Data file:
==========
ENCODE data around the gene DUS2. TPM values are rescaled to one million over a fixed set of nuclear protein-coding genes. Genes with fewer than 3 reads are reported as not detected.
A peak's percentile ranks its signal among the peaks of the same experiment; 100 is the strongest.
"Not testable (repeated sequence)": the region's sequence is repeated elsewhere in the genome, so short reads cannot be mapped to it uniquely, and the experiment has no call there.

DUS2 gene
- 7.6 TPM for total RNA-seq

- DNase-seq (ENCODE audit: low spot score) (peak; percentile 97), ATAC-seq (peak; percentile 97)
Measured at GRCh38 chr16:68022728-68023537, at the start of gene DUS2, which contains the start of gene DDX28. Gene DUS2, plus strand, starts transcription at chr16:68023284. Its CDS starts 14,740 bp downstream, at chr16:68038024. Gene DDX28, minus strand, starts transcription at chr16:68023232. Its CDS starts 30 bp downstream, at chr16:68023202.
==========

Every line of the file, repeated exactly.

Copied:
ENCODE data around the gene DUS2. TPM values are rescaled to one million over a fixed set of nuclear protein-coding genes. Genes with fewer than 3 reads are reported as not detected.
A peak's percentile ranks its signal among the peaks of the same experiment; 100 is the strongest.
"Not testable (repeated sequence)": the region's sequence is repeated elsewhere in the genome, so short reads cannot be mapped to it uniquely, and the experiment has no call there.

DUS2 gene
- 7.6 TPM for total RNA-seq

- DNase-seq (ENCODE audit: low spot score) (peak; percentile 97), ATAC-seq (peak; percentile 97)
Measured at GRCh38 chr16:68022728-68023537, at the start of gene DUS2, which contains the start of gene DDX28. Gene DUS2, plus strand, starts transcription at chr16:68023284. Its CDS starts 14,740 bp downstream, at chr16:68038024. Gene DDX28, minus strand, starts transcription at chr16:68023232. Its CDS starts 30 bp downstream, at chr16:68023202.